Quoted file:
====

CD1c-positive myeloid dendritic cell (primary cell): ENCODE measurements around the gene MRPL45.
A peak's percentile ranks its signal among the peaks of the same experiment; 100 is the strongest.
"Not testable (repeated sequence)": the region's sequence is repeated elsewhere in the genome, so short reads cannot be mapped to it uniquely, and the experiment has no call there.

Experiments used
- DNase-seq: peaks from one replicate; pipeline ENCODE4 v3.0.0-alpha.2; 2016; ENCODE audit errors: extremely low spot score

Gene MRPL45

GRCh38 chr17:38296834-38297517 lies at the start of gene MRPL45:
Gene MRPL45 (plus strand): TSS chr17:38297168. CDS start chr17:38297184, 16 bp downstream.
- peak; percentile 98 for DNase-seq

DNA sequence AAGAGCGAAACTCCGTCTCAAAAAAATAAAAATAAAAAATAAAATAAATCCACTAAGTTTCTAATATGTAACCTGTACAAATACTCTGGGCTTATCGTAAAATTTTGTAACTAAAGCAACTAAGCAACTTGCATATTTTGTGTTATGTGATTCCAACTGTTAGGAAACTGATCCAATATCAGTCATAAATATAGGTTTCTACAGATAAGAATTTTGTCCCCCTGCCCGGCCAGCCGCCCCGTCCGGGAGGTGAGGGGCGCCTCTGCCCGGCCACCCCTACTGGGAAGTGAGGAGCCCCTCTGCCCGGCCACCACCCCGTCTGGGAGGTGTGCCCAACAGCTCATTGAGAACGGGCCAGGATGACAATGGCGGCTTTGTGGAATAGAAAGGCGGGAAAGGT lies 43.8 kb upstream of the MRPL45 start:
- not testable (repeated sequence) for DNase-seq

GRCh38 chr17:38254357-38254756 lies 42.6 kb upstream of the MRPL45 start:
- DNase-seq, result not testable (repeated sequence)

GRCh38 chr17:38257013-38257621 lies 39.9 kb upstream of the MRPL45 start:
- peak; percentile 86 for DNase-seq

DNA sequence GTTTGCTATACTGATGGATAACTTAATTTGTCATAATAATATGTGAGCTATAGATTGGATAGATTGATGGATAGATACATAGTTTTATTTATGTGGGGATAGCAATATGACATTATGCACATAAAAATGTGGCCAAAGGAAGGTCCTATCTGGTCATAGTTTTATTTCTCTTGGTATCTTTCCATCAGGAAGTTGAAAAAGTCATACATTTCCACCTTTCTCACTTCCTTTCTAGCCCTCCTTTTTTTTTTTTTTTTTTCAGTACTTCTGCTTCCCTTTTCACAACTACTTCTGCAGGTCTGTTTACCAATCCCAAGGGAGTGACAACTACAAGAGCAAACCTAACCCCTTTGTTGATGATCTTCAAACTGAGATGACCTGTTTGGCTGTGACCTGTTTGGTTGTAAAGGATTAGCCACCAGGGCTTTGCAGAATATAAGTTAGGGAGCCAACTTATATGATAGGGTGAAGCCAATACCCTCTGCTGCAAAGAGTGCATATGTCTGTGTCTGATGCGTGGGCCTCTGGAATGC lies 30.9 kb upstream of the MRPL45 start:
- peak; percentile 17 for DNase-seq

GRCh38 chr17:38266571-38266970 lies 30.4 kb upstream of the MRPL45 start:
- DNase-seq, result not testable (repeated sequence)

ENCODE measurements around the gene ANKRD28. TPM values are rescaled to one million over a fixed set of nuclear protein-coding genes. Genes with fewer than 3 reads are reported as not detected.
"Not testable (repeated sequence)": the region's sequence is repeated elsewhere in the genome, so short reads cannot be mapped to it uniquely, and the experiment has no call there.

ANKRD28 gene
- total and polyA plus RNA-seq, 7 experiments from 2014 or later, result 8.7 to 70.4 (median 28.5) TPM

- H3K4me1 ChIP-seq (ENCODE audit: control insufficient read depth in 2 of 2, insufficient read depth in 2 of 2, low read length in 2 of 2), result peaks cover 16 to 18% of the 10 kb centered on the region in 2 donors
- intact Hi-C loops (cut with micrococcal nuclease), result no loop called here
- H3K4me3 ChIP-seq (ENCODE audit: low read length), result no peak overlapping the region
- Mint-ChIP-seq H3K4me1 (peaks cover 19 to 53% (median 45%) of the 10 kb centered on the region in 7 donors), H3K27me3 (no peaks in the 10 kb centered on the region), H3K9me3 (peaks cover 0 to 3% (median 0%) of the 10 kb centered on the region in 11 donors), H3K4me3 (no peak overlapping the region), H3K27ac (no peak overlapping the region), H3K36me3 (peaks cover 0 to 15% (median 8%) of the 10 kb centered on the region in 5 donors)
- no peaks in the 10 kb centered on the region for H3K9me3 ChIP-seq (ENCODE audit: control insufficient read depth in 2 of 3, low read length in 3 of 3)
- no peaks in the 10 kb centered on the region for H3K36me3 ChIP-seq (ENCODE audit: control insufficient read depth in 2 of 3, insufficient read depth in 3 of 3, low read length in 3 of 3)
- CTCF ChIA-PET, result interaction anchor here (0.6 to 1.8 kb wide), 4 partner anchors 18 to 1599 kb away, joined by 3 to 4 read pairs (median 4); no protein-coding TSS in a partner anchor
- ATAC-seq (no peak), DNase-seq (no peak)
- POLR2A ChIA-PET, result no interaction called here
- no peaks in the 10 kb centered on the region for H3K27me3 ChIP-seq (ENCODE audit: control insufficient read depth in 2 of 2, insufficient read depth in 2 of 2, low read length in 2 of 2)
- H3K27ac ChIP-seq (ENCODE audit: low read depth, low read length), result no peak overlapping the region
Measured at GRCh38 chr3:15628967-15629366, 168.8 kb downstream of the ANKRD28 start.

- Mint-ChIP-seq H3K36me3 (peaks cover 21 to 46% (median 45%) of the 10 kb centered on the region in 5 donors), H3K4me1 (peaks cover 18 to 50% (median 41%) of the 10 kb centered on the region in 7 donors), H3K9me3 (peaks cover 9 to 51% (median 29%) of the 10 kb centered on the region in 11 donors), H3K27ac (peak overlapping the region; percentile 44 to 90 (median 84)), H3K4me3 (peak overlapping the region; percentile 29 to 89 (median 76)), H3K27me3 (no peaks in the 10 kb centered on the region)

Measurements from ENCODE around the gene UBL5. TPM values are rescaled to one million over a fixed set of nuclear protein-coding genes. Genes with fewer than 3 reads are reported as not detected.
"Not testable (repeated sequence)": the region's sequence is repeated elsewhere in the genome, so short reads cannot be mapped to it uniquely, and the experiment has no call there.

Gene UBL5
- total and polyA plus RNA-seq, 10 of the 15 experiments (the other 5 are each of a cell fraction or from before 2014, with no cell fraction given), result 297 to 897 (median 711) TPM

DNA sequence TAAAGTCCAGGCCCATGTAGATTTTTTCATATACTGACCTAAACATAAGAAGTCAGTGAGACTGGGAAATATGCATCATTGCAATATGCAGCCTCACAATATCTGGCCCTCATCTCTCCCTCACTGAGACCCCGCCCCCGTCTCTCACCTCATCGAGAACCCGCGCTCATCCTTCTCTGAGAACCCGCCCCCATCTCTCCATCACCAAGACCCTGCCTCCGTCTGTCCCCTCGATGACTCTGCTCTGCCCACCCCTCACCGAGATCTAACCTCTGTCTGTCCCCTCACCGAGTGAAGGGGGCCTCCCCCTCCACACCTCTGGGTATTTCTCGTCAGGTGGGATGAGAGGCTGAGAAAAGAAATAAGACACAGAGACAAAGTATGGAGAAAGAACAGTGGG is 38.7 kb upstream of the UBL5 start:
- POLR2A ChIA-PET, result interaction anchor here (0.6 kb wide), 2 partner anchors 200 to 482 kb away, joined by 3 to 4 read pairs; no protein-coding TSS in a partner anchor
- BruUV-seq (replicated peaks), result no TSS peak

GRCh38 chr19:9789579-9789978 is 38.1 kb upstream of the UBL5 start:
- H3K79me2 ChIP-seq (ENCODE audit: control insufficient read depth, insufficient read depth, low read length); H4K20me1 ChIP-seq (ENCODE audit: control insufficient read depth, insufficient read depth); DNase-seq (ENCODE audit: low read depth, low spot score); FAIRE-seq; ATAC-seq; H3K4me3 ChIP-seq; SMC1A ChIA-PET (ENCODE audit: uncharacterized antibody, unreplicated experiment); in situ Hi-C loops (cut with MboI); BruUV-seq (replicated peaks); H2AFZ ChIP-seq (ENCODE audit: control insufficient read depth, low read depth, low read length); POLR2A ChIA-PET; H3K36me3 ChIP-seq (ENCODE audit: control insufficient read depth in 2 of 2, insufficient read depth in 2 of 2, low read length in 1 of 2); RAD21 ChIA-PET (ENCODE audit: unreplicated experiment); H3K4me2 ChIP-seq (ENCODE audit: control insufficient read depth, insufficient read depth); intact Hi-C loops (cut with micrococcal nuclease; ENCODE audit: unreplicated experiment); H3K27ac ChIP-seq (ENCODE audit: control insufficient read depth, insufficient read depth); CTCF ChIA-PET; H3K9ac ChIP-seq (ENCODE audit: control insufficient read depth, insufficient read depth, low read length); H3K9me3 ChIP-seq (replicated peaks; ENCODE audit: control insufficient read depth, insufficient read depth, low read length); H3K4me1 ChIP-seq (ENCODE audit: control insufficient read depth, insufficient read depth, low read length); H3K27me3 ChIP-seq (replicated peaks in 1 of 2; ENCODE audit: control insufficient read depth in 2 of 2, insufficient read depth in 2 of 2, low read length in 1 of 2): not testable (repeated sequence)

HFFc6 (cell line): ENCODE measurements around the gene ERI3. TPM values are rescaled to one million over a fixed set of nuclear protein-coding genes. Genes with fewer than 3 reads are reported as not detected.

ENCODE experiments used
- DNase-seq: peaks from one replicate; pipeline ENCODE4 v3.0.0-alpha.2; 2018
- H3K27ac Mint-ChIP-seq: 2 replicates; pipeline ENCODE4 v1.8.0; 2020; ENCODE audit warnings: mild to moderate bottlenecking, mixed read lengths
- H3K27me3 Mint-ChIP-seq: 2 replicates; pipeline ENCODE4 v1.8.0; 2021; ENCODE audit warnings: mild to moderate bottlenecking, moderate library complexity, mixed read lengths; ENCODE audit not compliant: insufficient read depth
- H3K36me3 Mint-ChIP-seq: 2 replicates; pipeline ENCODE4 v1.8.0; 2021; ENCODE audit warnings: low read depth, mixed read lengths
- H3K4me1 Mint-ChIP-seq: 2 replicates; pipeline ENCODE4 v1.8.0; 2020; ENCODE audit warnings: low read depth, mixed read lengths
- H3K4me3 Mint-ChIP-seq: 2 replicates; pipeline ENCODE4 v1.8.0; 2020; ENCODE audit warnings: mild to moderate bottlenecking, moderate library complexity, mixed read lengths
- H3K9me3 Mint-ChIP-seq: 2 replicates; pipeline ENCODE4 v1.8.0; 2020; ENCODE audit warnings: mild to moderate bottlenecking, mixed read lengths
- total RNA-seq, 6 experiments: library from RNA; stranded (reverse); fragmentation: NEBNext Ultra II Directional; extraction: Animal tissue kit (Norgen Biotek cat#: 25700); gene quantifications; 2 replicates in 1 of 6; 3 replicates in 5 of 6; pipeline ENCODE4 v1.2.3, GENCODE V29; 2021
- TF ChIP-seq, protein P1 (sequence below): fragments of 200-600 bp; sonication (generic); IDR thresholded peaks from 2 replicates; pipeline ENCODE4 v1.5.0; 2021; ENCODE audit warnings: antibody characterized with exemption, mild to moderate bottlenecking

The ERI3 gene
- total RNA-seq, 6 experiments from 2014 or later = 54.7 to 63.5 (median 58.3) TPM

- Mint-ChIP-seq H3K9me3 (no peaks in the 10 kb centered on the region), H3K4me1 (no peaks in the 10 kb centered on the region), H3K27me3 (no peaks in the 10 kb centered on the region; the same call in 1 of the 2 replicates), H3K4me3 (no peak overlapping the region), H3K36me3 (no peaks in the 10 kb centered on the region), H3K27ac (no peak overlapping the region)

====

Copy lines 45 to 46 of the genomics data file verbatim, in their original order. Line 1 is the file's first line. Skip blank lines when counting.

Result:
- H3K79me2 ChIP-seq (ENCODE audit: control insufficient read depth, insufficient read depth, low read length); H4K20me1 ChIP-seq (ENCODE audit: control insufficient read depth, insufficient read depth); DNase-seq (ENCODE audit: low read depth, low spot score); FAIRE-seq; ATAC-seq; H3K4me3 ChIP-seq; SMC1A ChIA-PET (ENCODE audit: uncharacterized antibody, unreplicated experiment); in situ Hi-C loops (cut with MboI); BruUV-seq (replicated peaks); H2AFZ ChIP-seq (ENCODE audit: control insufficient read depth, low read depth, low read length); POLR2A ChIA-PET; H3K36me3 ChIP-seq (ENCODE audit: control insufficient read depth in 2 of 2, insufficient read depth in 2 of 2, low read length in 1 of 2); RAD21 ChIA-PET (ENCODE audit: unreplicated experiment); H3K4me2 ChIP-seq (ENCODE audit: control insufficient read depth, insufficient read depth); intact Hi-C loops (cut with micrococcal nuclease; ENCODE audit: unreplicated experiment); H3K27ac ChIP-seq (ENCODE audit: control insufficient read depth, insufficient read depth); CTCF ChIA-PET; H3K9ac ChIP-seq (ENCODE audit: control insufficient read depth, insufficient read depth, low read length); H3K9me3 ChIP-seq (replicated peaks; ENCODE audit: control insufficient read depth, insufficient read depth, low read length); H3K4me1 ChIP-seq (ENCODE audit: control insufficient read depth, insufficient read depth, low read length); H3K27me3 ChIP-seq (replicated peaks in 1 of 2; ENCODE audit: control insufficient read depth in 2 of 2, insufficient read depth in 2 of 2, low read length in 1 of 2): not testable (repeated sequence)

HFFc6 (cell line): ENCODE measurements around the gene ERI3. TPM values are rescaled to one million over a fixed set of nuclear protein-coding genes. Genes with fewer than 3 reads are reported as not detected.